What happens if the coronavirus pandemic reaches a point that requires all travel and mass gatherings in the United States to be suspended—and members of Congress cannot meet in the Capitol or elsewhere in Washington? What happens if enough members of Congress catch the virus, or are quarantined, that there is no longer a quorum to meet and conduct business? How, in such a circumstance, would Congress pass laws to address containment, treatment, and appropriations, or even exercise oversight of an administration that cannot be trusted to act appropriately?
The answer to these questions is frightening. There is no plan in place for Congress to hold remote meetings or otherwise conduct its business if it becomes impossible for its members to meet together, face to face in the Capitol or at another site in the District of Columbia. And that needs to change, right now.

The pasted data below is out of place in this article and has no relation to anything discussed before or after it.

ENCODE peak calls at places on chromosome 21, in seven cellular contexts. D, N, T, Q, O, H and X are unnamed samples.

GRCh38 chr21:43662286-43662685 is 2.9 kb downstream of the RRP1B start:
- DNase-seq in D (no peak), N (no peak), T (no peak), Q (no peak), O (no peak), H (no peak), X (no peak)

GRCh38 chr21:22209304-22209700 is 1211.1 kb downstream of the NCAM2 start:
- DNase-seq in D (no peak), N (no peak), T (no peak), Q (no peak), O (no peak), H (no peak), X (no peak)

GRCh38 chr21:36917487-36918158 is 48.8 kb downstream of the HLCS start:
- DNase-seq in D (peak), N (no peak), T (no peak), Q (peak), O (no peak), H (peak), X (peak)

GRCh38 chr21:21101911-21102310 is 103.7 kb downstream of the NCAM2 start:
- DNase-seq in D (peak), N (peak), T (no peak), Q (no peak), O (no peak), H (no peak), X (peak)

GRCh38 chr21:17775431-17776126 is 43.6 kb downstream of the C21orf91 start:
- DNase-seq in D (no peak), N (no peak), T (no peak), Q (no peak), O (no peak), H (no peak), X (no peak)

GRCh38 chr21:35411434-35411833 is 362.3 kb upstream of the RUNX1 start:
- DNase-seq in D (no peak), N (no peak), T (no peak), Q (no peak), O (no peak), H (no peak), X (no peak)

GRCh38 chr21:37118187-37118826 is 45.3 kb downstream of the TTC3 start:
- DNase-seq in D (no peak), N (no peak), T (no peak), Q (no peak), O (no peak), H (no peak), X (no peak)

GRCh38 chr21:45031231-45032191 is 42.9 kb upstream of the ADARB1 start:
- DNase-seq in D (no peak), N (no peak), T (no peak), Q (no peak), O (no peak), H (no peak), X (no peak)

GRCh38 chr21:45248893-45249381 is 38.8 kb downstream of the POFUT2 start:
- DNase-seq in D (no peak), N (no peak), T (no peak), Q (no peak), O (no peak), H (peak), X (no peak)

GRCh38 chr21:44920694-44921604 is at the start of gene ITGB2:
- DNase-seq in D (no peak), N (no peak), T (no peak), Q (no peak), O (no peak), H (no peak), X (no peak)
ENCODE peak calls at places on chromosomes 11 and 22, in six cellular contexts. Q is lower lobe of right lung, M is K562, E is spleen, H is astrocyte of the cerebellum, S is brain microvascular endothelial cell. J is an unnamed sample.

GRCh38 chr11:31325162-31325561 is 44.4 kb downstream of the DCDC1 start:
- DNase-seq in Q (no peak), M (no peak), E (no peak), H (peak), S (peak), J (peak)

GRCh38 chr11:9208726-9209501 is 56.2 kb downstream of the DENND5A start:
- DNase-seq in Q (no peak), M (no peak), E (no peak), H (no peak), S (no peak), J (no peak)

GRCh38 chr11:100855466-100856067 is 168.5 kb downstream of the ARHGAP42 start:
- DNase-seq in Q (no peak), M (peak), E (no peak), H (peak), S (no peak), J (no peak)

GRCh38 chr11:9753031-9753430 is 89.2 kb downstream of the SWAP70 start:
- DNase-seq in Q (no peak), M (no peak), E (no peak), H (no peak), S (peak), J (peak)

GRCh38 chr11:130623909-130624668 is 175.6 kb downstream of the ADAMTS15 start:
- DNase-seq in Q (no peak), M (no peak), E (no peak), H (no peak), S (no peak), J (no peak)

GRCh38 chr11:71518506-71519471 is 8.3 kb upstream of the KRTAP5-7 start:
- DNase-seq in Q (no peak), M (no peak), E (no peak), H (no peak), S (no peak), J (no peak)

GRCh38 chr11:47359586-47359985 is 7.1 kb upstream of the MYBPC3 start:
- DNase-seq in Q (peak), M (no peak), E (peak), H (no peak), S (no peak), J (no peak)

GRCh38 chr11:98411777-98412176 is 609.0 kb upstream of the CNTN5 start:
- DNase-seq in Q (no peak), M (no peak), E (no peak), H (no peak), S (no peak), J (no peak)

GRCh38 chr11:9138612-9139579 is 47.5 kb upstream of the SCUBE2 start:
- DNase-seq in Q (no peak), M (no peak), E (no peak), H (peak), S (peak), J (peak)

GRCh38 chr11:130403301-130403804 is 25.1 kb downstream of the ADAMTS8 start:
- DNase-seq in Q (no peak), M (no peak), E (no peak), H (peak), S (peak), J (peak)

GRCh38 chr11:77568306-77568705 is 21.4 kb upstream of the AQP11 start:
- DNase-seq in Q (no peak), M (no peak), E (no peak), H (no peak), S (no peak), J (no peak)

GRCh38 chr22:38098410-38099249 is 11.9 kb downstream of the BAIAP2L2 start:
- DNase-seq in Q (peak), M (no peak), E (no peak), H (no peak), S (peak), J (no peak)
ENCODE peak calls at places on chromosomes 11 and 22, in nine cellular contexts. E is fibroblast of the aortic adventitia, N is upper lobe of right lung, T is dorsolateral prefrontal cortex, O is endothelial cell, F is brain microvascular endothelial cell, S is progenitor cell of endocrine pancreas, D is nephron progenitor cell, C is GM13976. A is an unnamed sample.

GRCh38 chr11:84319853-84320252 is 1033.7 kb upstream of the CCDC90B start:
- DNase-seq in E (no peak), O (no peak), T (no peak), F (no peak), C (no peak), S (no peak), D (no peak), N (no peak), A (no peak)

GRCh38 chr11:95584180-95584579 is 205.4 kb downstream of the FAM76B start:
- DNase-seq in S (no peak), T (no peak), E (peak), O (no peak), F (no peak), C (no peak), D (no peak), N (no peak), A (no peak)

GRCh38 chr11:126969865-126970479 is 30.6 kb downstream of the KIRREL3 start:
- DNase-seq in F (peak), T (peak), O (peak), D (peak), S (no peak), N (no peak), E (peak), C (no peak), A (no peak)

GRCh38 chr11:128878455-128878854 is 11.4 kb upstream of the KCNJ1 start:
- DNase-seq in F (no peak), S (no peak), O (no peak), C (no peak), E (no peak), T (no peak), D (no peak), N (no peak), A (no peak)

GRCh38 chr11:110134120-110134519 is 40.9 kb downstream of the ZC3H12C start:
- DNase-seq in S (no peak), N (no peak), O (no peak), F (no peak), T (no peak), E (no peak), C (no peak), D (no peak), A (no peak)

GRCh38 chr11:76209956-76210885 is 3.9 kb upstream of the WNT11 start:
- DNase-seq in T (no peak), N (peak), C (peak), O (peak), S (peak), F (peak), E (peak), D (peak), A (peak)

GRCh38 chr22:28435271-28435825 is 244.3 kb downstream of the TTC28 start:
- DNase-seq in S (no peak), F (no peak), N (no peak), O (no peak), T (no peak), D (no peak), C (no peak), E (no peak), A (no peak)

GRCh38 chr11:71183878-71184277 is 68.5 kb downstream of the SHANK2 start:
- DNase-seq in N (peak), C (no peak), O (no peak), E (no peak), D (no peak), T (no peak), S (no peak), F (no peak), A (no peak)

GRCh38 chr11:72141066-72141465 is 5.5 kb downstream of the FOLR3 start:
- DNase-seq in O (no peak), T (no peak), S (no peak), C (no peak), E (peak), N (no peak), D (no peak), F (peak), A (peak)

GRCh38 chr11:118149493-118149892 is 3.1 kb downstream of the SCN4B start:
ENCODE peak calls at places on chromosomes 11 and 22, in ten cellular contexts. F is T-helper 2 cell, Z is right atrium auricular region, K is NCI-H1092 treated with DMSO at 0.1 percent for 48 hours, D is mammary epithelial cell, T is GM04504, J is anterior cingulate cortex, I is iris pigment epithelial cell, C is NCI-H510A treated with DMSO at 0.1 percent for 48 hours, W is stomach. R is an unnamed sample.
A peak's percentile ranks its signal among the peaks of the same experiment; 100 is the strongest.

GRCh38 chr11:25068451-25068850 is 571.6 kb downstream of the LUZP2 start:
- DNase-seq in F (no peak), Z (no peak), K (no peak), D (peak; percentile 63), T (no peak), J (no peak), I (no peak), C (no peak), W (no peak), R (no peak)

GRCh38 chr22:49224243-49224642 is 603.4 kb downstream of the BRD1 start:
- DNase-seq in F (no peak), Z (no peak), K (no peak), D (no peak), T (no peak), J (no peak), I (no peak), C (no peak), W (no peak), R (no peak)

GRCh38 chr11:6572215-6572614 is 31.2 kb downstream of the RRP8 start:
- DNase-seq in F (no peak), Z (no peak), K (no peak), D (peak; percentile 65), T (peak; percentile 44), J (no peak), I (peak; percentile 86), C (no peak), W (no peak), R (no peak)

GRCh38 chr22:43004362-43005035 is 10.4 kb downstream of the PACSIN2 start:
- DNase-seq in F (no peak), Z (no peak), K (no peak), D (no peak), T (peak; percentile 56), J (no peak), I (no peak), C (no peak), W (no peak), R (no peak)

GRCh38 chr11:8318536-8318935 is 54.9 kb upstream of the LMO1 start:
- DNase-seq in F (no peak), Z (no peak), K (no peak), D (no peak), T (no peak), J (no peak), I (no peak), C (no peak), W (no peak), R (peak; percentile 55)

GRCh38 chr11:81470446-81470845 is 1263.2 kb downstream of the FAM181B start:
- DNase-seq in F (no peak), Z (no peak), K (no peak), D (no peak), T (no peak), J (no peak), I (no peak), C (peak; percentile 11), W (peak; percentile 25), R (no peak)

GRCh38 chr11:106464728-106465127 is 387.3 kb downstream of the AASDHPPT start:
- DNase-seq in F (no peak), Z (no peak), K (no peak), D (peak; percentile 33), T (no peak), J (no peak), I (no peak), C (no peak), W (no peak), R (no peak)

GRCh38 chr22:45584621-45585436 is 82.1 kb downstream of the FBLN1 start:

On the morning of September 11, 2001, I was boarding my flight at Dulles airport when I and my fellow passengers were called back back from the jetway—the second plane had hit the World Trade Center, making it clear that a terrorist attack was under way. I made my way home, watched the coverage, and came to a startling conclusion by mid-afternoon—United Flight 93, which had just crashed in Pennsylvania, had been headed for the U.S. Capitol, and if it had left New Jersey on time instead of 45 minutes late, it would likely have struck the cast-iron Capitol dome around the same time another plane hit the Pentagon. That could have resulted in the deaths or incapacitation of hundreds of members of Congress, eliminating the constitutionally required quorum until special elections could be held to replenish the House.